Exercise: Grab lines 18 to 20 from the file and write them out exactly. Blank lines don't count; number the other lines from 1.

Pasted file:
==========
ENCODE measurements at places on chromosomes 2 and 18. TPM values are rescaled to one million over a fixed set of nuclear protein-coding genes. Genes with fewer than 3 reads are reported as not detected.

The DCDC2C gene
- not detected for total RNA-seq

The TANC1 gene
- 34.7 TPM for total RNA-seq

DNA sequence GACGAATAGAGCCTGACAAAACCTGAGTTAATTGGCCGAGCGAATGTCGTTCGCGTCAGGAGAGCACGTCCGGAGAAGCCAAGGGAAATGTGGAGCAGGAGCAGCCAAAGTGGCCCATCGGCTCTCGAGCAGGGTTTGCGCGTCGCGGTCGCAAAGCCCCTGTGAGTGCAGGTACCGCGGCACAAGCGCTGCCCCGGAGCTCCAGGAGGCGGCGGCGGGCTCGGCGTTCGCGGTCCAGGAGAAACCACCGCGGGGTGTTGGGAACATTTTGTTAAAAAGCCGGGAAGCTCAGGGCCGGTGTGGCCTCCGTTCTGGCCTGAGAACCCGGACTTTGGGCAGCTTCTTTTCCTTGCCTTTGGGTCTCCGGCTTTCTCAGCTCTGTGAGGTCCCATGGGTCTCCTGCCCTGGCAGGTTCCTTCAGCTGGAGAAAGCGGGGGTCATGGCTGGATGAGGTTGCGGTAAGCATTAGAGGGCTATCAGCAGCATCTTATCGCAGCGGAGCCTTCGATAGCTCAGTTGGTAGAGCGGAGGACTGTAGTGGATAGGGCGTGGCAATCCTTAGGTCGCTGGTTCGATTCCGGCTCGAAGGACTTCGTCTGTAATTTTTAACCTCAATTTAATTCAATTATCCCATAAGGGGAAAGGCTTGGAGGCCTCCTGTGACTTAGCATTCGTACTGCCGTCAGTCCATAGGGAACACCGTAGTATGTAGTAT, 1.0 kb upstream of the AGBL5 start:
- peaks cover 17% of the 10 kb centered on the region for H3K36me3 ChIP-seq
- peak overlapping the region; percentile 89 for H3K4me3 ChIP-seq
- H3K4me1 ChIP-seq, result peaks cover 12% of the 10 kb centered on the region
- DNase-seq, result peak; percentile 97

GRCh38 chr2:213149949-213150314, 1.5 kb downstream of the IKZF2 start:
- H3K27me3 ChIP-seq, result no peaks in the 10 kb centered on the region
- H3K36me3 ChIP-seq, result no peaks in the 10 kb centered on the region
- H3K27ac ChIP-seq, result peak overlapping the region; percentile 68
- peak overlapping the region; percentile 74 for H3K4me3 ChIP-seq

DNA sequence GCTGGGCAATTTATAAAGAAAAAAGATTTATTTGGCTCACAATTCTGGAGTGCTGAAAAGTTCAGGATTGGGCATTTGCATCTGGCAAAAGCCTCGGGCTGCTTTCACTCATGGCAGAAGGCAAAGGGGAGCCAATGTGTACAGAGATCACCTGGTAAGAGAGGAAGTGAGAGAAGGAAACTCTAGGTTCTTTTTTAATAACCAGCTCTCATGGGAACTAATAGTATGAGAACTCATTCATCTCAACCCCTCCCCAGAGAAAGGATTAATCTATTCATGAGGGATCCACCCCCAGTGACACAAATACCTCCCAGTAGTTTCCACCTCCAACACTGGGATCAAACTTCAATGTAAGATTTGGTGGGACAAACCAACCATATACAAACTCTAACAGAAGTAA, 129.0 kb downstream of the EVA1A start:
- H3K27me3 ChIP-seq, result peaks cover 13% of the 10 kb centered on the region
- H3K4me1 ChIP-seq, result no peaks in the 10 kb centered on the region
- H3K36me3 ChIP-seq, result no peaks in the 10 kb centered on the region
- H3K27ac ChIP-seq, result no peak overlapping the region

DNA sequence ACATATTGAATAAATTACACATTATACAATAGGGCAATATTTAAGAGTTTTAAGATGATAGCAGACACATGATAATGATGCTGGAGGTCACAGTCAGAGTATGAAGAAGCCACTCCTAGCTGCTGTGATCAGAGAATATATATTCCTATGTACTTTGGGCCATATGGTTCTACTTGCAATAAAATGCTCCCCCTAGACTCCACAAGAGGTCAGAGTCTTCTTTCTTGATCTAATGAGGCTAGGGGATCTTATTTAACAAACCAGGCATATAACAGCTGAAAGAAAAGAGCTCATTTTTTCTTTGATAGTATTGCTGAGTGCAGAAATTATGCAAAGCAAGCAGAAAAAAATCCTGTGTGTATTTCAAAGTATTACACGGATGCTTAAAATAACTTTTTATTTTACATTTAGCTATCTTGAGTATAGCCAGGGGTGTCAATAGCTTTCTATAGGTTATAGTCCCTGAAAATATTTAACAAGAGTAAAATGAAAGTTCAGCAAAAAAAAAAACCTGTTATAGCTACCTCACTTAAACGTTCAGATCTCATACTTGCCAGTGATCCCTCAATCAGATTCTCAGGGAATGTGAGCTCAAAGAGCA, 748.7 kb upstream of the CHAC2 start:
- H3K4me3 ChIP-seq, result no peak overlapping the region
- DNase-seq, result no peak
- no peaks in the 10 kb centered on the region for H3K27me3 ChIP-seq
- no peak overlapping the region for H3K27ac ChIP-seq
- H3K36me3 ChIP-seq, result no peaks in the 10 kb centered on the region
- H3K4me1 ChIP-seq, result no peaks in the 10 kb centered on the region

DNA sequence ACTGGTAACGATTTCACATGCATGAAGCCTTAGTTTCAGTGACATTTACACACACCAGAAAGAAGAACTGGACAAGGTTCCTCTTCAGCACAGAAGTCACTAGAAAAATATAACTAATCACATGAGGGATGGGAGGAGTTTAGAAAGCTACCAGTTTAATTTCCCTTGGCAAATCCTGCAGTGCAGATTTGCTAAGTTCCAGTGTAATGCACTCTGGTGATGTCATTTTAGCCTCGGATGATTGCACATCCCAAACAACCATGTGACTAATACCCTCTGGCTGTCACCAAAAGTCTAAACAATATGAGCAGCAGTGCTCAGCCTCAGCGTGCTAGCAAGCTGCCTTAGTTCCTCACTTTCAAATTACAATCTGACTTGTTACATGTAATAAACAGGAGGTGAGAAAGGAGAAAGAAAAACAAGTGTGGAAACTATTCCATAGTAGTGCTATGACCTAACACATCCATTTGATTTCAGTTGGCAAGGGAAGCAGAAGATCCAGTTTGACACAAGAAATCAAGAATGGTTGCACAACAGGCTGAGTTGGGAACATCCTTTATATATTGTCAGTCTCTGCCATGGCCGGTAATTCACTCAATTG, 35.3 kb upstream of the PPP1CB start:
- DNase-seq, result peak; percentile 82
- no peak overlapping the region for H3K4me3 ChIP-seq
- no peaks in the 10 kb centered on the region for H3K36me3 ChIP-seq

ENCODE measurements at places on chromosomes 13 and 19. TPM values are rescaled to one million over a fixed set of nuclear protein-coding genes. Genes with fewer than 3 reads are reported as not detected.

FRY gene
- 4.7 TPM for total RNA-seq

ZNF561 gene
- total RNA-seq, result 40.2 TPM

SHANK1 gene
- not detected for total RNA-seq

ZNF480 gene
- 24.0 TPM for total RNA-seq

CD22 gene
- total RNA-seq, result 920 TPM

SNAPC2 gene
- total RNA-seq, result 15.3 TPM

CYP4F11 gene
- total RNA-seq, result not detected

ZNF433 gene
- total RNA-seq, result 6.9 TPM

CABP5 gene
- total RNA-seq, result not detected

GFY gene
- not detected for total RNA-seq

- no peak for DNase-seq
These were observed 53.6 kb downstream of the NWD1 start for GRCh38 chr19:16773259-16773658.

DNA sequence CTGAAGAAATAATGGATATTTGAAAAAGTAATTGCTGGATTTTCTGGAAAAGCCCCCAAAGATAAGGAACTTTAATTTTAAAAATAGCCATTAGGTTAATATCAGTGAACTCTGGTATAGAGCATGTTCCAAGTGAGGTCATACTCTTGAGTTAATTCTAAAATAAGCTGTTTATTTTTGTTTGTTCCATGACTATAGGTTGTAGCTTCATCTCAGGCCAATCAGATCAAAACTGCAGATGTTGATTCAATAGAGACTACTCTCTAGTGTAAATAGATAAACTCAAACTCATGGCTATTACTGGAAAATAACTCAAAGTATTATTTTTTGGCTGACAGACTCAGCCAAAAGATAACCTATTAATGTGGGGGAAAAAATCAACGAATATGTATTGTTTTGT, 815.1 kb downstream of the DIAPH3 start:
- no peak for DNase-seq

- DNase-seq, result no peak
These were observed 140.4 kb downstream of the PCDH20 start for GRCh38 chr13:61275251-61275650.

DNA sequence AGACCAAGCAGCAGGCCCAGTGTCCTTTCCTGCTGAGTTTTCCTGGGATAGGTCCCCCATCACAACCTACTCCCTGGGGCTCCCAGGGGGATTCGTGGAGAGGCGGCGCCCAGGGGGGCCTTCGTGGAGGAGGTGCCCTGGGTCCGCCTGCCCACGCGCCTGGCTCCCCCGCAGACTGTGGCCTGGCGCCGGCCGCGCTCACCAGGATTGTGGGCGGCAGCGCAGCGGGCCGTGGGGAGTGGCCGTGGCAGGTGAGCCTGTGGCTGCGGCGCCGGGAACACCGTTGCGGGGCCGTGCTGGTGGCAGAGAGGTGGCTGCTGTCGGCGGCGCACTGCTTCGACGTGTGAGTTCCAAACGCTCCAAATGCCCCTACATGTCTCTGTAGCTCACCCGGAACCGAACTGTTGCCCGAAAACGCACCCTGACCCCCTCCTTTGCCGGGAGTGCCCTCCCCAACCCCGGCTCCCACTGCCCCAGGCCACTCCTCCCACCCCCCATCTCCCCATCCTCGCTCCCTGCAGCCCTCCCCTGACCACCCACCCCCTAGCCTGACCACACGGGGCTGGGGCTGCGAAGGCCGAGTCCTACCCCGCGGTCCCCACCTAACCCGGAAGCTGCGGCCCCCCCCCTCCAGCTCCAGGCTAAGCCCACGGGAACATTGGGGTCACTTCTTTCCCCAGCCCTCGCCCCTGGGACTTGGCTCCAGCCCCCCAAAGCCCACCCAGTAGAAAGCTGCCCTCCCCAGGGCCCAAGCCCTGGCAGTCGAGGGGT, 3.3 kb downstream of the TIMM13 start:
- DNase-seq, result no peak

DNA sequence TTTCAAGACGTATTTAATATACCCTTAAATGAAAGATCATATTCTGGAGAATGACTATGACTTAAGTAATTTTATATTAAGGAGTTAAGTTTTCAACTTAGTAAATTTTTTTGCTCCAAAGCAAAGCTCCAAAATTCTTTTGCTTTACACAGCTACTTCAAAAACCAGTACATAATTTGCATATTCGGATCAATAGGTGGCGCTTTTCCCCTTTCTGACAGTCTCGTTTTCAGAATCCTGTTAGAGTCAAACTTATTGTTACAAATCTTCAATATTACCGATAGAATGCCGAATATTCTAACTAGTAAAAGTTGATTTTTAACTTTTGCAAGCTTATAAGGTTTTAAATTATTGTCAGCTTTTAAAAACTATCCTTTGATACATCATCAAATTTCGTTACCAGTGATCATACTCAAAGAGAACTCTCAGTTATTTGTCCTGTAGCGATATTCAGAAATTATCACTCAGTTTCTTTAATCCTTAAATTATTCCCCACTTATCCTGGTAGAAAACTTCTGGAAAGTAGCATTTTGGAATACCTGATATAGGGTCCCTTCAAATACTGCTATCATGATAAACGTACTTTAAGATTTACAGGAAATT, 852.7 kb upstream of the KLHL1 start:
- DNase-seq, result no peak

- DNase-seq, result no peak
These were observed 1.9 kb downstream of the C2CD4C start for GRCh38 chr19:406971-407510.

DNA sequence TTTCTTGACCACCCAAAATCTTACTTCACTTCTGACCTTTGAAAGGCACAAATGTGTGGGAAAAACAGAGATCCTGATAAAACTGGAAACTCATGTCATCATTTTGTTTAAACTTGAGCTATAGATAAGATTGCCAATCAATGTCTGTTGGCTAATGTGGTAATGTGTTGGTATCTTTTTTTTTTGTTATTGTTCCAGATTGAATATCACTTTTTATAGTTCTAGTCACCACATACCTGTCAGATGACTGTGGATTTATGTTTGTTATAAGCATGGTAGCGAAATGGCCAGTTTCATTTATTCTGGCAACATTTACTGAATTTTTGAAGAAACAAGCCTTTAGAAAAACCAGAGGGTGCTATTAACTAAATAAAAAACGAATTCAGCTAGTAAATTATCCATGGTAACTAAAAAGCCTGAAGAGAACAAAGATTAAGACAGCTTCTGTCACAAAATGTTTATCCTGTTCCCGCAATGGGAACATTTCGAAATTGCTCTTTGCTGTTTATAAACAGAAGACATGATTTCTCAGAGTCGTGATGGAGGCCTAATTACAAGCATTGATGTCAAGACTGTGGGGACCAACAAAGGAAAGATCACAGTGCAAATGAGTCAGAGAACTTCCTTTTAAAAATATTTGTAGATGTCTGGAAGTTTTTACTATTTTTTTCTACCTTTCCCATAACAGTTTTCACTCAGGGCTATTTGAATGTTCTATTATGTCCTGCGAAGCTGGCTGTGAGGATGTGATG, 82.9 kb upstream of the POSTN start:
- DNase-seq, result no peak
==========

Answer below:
- H3K4me1 ChIP-seq, result no peaks in the 10 kb centered on the region
- H3K36me3 ChIP-seq, result no peaks in the 10 kb centered on the region
- H3K27ac ChIP-seq, result no peak overlapping the region